About the Author(s)

Theunis van Niekerk symbol
Department of Applied Information Systems, College of Business and Economics, University of Johannesburg, Johannesburg, South Africa

Carl Marnewick Email symbol
Department of Applied Information Systems, College of Business and Economics, University of Johannesburg, Johannesburg, South Africa


Van Niekerk, T. & Marnewick, C., 2024, ‘Who’s who in the zoo? Clarifying the difference between the chief digital officer and chief information officer’, South African Journal of Information Management 26(1), a1670. https://doi.org/10.4102/sajim.v26i1.1670

Project Research Registration:

Project Number: 2019SCiiS01

Original Research

Who’s who in the zoo? Clarifying the difference between the chief digital officer and chief information officer

Theunis van Niekerk, Carl Marnewick

Received: 24 Feb. 2023; Accepted: 14 Aug. 2023; Published: 29 Feb. 2024

Copyright: © 2024. The Author(s). Licensee: AOSIS.
This is an Open Access article distributed under the terms of the Creative Commons Attribution License, which permits unrestricted use, distribution, and reproduction in any medium, provided the original work is properly cited.


Background: The new chief digital officer (CDO) role within top management is shrouded with confusion and ambiguity.

Objectives: The purpose of this study is to identify the differences between the traditional chief information officer (CIO) and more modern CDO role.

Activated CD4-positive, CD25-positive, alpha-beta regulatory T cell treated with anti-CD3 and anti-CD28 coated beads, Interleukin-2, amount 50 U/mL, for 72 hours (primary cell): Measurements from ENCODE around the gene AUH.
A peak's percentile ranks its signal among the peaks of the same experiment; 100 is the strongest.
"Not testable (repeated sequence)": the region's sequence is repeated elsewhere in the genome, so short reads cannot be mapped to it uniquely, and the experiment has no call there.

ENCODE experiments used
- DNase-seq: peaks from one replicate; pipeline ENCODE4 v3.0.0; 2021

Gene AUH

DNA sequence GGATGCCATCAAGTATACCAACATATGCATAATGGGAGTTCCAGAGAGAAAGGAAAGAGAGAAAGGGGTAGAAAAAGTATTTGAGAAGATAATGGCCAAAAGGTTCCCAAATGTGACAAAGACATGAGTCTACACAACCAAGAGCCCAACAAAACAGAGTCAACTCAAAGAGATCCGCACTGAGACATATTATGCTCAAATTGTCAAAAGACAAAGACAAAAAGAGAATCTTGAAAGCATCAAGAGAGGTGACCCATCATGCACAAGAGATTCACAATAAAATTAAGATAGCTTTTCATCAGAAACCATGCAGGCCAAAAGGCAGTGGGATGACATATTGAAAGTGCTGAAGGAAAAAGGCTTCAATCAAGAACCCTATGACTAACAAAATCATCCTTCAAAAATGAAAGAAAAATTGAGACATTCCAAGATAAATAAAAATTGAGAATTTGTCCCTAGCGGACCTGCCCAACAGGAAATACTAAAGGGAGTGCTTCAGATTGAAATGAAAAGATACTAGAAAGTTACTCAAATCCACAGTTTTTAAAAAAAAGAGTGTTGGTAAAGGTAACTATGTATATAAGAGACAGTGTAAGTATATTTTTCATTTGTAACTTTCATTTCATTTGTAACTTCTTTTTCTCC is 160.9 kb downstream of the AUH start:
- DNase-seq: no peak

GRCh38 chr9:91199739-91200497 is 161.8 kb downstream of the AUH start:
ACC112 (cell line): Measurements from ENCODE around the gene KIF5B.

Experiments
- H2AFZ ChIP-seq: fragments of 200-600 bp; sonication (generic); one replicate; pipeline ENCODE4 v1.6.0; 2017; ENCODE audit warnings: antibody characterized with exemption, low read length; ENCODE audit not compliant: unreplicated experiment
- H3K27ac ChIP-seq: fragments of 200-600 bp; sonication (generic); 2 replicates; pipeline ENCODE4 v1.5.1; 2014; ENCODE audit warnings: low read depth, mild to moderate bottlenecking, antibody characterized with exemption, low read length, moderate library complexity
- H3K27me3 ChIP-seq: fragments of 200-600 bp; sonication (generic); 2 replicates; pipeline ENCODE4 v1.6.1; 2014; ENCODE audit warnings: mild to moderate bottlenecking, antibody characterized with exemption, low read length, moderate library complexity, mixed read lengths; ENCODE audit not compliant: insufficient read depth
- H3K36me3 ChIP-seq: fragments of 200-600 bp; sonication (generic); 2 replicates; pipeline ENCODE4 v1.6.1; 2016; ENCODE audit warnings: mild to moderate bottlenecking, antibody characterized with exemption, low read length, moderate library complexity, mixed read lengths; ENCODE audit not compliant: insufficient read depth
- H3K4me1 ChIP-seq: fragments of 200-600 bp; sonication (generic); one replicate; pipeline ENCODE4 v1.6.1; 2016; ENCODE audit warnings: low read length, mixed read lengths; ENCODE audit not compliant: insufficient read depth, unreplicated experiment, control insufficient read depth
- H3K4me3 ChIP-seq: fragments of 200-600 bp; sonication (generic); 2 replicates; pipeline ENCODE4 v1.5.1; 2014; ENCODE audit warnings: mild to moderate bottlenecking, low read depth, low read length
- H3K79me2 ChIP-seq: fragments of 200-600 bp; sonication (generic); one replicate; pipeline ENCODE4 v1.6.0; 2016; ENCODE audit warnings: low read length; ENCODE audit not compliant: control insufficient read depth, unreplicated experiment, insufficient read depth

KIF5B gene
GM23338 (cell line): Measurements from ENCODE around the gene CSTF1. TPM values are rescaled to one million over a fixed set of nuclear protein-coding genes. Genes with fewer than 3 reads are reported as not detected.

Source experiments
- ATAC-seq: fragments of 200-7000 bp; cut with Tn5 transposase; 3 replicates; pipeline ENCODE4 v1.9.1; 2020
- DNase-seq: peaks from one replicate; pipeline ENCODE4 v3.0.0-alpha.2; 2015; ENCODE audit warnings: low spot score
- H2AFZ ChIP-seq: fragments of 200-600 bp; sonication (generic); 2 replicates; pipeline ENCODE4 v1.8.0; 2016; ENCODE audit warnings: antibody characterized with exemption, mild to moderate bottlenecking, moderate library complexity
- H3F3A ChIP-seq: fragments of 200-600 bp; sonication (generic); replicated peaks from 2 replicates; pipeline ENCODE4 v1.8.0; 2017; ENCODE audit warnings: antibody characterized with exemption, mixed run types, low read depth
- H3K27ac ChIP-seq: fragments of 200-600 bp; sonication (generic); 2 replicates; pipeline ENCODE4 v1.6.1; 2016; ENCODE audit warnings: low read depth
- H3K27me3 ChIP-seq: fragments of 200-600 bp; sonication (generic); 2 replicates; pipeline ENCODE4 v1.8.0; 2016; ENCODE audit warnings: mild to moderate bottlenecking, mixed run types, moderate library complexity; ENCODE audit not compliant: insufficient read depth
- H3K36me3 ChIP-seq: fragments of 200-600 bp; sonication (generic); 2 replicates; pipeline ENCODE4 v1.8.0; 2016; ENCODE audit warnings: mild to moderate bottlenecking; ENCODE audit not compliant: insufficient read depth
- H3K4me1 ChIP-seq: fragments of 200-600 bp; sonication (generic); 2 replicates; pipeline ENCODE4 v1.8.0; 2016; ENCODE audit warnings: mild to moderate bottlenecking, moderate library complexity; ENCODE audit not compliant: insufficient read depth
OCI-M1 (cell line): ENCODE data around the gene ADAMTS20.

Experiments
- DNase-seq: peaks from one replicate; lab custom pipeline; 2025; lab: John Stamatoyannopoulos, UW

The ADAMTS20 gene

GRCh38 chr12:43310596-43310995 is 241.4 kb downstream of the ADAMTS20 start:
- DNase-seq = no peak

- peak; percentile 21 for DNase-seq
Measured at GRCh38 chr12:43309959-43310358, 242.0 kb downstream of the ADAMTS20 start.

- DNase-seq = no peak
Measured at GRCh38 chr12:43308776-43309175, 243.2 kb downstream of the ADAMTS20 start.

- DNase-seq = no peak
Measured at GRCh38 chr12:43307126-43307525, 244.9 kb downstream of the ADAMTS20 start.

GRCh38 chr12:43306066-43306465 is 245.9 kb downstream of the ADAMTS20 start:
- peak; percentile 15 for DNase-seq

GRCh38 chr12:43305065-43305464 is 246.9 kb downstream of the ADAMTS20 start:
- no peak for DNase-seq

Method: Being grounded within the paradigm of interpretivism, this study follows a qualitative research approach and adopts a narrative research strategy. This study explores the opinions of top management relating to both CIO and CDO roles through conducting in-depth interviews with open-ended questions. Insights into the data are gained through an analytical process of thematic content analysis.

Results: This study shows that distinctions are emerging between the roles and responsibilities of the CDO and CIO roles within companies. Even though both roles are strategic, the CDO is responsible for digital strategy, while the CIO is responsible for the information technology (IT) strategy.

Conclusion: This study illustrates that IT is becoming central to a company’s business model and this focus change requires specific skills and competencies within the company. Furthermore, the study shows that differences exist between the CIO and CDO roles within a company.